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Healthy Practice Culture: The Impact on Organizational Success

Wednesday, September 23, 2020 9:00 AM

Hot Topics, Leadership

Written by: Laura Baldwin

Laura Baldwin
Senior Consultant

Organizations are always looking for ways to be more successful. Understandably, the metrics used to evaluate success may be financial in nature, which of course are hugely important. However, the most successful businesses not only look at the numbers, but also at what drives those numbers. Let’s dive into how a healthy practice culture can effectively impact business goals and support broader organizational success.

What is a Healthy Practice Culture?

Having a clear definition of healthy practice culture is an essential first step. After all, how can we strive to achieve something if we’re not clear on what the “it” is? A blog post from Management 3.0 defines a healthy culture as one that "acknowledges the shared beliefs, values, standards, and attitudes that best characterize your company’s goals." Most importantly, a healthy culture breeds well-being, happiness, productivity, and achievement. One of my favorite researchers, storytellers, and all-around inspirational gurus, Brené Brown, talks about a healthy culture as one in which people feel “safe, seen, heard, and respected.” Assuming we acknowledge the importance of these qualities, do they really contribute positively to the achievement of our business goals? Let’s take a closer look.

Strong financial performance, optimized productivity and efficiency, and high levels of patient satisfaction are important goals for health care practices. These are directly impacted by employee engagement, well-being, and loyalty — all of which are results of healthy practice culture.

Employee engagement. When employees feel connected to the organization’s purpose (mission, vision, values, and goals), their engagement and satisfaction directly impacts their productivity. Think about it … who works at their best when they simply show up and go through the motions? Most, if not all of us, want to feel connected to something bigger, that we have a purpose, and feel energized and engaged to do our jobs well. Studies conducted by the Queen's School of Business and the Gallup organization found that organizations with low employee engagement scores experienced the dynamics illustrated in Figure 1 (below).

https://hbr.org/2015/12/proof-that-positive-work-cultures-are-more-productive


Employee well-being. Cultures that strive to minimize workplace stress and promote a sense of well-being in turn create higher levels of employee health, satisfaction, and productivity. Did you know?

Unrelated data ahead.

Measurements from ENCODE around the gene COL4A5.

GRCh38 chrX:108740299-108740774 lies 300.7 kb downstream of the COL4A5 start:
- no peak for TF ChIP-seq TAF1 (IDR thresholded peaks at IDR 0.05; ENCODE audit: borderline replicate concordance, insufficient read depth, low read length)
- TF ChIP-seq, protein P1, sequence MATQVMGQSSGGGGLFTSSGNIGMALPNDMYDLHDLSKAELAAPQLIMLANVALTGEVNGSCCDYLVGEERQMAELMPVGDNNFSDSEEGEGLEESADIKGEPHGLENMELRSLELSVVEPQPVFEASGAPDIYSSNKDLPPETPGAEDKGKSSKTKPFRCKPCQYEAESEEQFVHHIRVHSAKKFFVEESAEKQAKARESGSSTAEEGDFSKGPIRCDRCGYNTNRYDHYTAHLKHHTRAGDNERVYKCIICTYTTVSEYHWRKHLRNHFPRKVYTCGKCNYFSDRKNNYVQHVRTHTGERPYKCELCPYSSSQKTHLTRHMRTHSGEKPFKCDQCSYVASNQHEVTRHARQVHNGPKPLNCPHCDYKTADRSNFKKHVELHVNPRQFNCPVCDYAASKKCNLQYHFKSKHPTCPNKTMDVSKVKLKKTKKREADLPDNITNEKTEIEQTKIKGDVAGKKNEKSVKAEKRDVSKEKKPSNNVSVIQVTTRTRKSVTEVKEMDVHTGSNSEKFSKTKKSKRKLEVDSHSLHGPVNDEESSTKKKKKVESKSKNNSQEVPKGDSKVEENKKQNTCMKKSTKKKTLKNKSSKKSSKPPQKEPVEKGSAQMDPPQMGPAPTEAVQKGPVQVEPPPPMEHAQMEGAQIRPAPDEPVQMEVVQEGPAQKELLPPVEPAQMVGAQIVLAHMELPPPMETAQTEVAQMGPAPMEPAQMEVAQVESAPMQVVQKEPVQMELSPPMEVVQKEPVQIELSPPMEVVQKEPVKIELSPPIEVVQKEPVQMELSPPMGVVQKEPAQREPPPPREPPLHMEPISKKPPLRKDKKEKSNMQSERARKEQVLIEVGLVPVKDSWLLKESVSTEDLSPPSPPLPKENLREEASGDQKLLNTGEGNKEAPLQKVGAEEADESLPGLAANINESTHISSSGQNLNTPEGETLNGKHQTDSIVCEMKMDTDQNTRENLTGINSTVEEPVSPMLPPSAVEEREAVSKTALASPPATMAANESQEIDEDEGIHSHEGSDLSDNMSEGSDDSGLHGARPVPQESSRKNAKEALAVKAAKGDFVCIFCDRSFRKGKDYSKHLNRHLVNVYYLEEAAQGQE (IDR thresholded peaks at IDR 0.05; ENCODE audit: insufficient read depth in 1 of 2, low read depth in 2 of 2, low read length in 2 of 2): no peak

https://hbr.org/2015/12/proof-that-positive-work-cultures-are-more-productive

Employee loyalty. Loyalty can be defined as a strong feeling of support or allegiance. It can mean loyalty to all things related to the practice or to feel a high sense of obligation and responsibility to uphold the organization’s core values. When the workplace culture is not encouraging a strong degree of employee loyalty, there are likely to be unintended, cascading effects. Are you surprised to know?

Figure 3.
      
1 https://cultureiq.com/blog/measuring-roi-of-employee-engagement/
2 https://hbr.org/2015/12/proof-that-positive-work-cultures-are-more-productive
3 https://www.forbes.com/sites/johnhall/2020/03/13/company-culture-doesnt-just-impact-well-being---it-also-impacts-productivity/#310a32584197

It’s easy to see how a healthy practice culture can impact organizational success and, conversely, how a practice culture that is not grounded in some of these key principles can be detrimental to employees and costly to the organization. The million-dollar question then is, “What do we do about it?” The most important ingredient to create and promote a healthy practice culture is leadership. Every successful organization with a healthy culture and a team of happy, satisfied, and engaged employees also has effective, engaged, and authentic leaders.

Curious to learn more about what leaders can do to build a healthy practice culture? Next week, part two of this blog will discuss how leaders can optimize their own strengths, work on blind spots and opportunities, and be the best version of a leader they can be — for themselves and their organization.

ADDITIONAL RESOURCE: View our on-demand webinar "Healthy Leadership: Put Your Mask on First" to assess and promote your well-being, so you can be the best leader for your practice and team.

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